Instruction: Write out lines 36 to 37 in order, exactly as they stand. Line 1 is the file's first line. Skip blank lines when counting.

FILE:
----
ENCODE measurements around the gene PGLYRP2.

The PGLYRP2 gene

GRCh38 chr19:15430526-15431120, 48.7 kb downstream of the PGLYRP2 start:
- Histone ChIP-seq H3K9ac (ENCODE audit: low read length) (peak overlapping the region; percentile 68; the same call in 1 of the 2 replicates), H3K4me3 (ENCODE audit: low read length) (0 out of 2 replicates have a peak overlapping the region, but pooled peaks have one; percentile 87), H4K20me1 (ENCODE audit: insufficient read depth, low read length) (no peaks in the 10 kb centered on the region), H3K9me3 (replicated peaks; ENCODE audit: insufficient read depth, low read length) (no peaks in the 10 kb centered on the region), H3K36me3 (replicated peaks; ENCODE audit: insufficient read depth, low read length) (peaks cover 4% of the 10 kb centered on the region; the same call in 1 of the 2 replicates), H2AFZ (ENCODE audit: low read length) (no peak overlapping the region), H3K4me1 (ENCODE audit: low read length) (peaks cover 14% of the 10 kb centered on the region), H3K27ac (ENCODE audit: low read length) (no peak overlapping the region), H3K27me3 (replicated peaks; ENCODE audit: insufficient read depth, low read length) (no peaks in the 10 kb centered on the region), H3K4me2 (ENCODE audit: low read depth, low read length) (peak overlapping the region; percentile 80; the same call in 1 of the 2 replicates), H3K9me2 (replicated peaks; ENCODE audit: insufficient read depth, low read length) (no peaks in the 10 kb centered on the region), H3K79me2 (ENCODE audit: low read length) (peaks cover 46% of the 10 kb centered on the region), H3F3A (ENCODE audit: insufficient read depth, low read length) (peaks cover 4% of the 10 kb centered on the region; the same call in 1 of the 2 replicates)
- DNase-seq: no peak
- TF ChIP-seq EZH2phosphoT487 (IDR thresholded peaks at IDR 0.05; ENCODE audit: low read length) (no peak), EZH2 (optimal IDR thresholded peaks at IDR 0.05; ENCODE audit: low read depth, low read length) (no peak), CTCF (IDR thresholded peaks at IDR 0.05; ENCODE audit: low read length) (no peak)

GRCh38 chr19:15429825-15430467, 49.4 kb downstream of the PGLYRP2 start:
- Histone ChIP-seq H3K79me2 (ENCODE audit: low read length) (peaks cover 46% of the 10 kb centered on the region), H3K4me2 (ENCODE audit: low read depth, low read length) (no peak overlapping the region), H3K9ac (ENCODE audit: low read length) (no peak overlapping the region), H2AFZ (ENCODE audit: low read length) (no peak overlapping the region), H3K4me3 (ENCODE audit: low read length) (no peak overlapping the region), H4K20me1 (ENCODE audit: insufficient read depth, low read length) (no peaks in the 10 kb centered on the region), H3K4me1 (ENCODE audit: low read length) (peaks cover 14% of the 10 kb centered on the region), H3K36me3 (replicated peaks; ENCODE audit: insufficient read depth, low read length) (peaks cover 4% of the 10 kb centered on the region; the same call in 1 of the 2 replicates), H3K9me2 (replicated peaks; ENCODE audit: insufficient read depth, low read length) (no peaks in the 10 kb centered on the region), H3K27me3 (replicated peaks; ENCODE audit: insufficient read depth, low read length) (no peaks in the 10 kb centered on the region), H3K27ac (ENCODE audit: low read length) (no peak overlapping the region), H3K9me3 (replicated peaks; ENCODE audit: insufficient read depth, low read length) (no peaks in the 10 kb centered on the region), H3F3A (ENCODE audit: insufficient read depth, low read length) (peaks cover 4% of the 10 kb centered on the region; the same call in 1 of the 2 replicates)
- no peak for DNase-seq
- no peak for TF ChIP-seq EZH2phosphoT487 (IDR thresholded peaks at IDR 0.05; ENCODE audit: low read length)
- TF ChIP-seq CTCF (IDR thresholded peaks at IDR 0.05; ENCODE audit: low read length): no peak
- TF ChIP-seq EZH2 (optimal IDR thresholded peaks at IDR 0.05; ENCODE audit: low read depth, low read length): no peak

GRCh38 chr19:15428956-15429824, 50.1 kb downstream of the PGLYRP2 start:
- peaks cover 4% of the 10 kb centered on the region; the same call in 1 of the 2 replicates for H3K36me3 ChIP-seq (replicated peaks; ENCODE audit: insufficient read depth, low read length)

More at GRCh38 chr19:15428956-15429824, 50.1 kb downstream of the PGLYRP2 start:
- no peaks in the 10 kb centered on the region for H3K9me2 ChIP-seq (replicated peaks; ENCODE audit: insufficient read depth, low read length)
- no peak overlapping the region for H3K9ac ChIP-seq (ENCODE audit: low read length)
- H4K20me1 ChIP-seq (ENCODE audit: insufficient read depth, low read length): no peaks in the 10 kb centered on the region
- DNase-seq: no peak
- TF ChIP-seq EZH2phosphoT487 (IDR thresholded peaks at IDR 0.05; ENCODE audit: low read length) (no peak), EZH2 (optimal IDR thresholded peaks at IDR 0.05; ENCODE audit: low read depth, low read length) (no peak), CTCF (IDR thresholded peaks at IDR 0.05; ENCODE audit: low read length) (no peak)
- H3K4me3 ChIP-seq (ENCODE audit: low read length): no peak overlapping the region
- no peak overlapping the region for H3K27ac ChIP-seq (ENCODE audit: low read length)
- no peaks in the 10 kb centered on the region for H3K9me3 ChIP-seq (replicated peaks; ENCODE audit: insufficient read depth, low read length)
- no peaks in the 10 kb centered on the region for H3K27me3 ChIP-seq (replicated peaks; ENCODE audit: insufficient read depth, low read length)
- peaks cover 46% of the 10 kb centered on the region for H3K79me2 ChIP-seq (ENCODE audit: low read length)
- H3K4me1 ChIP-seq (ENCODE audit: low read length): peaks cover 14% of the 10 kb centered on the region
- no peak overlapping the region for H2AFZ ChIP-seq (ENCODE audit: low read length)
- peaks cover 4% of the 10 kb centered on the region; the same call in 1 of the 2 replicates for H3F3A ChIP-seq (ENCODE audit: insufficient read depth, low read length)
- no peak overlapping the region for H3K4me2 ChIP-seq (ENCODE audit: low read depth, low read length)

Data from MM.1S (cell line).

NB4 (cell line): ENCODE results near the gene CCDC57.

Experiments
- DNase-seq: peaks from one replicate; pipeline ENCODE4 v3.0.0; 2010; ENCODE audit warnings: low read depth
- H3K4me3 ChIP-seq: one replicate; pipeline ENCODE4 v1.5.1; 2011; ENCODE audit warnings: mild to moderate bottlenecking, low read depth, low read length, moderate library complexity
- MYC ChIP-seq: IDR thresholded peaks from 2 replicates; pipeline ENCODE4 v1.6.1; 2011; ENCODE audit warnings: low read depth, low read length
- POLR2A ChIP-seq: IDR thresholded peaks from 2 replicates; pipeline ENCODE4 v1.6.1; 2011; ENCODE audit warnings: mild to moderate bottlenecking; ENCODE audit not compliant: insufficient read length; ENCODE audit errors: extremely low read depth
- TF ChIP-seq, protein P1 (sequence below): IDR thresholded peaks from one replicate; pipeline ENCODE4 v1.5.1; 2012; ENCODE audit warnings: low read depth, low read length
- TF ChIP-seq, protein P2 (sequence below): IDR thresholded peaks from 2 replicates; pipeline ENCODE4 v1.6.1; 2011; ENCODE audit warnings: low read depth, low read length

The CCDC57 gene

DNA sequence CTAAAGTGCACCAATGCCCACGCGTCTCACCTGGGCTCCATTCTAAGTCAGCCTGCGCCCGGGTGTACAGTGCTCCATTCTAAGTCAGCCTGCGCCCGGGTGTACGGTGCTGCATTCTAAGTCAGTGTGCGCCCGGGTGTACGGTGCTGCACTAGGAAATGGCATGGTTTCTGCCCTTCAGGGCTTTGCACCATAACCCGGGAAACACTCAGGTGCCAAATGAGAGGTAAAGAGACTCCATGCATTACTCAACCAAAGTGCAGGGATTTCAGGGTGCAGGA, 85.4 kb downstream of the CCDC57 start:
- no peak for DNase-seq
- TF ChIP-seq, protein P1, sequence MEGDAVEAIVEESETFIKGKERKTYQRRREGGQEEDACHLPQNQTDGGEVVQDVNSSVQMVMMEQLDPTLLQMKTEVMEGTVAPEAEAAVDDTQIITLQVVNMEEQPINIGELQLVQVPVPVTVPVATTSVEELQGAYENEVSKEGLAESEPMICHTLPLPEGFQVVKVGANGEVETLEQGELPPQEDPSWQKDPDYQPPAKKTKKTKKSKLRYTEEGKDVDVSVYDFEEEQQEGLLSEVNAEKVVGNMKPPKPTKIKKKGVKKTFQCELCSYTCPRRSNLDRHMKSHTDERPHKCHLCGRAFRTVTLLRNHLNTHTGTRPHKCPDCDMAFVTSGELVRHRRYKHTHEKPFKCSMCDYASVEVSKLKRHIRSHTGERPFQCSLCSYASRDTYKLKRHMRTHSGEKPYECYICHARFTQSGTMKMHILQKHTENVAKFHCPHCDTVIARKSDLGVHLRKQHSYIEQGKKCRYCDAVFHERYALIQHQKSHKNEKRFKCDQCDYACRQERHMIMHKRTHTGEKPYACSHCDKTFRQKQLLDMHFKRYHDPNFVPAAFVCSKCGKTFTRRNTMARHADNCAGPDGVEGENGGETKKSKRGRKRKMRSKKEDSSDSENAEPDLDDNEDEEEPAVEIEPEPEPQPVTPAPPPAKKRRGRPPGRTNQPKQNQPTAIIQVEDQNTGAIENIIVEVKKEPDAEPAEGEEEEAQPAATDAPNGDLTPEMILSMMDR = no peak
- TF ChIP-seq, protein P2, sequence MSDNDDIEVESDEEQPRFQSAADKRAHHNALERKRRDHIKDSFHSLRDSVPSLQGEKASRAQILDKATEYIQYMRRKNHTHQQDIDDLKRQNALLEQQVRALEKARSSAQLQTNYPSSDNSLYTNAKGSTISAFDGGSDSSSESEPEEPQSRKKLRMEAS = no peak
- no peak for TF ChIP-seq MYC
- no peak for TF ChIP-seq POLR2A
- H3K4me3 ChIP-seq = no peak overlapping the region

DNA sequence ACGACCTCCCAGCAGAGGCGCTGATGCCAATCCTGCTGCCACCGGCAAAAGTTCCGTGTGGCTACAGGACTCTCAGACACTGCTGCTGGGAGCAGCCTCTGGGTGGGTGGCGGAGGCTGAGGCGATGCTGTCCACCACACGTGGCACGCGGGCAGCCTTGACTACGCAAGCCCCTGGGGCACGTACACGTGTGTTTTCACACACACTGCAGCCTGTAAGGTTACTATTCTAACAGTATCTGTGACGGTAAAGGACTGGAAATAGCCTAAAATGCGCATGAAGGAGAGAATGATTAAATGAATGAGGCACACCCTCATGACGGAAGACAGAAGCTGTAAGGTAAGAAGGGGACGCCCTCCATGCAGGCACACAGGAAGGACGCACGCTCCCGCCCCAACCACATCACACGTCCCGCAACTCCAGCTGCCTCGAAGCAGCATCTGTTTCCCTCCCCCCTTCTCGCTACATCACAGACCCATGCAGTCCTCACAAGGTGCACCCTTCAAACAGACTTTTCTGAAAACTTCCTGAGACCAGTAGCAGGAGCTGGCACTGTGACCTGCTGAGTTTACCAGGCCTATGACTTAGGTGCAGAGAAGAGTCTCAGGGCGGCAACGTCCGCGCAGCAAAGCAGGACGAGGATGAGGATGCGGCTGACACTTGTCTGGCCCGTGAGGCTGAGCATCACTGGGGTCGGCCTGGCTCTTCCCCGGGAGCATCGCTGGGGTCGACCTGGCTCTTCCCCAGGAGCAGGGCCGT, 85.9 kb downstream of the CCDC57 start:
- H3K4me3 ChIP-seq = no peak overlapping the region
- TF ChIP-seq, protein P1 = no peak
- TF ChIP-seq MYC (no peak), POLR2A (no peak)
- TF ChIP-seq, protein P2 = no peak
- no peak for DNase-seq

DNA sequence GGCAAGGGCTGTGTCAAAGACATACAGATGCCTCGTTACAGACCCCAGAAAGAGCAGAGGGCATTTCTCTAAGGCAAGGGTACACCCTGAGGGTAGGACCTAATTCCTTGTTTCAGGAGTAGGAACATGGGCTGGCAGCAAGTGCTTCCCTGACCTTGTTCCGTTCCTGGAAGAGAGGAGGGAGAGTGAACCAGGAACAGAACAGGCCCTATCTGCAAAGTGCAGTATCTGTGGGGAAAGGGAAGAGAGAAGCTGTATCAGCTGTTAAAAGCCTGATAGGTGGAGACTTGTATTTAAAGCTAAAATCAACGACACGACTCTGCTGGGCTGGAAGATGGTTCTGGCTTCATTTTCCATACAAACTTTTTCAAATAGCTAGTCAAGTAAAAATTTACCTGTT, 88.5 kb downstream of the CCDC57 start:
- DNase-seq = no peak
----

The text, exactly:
- POLR2A ChIP-seq: IDR thresholded peaks from 2 replicates; pipeline ENCODE4 v1.6.1; 2011; ENCODE audit warnings: mild to moderate bottlenecking; ENCODE audit not compliant: insufficient read length; ENCODE audit errors: extremely low read depth
- TF ChIP-seq, protein P1 (sequence below): IDR thresholded peaks from one replicate; pipeline ENCODE4 v1.5.1; 2012; ENCODE audit warnings: low read depth, low read length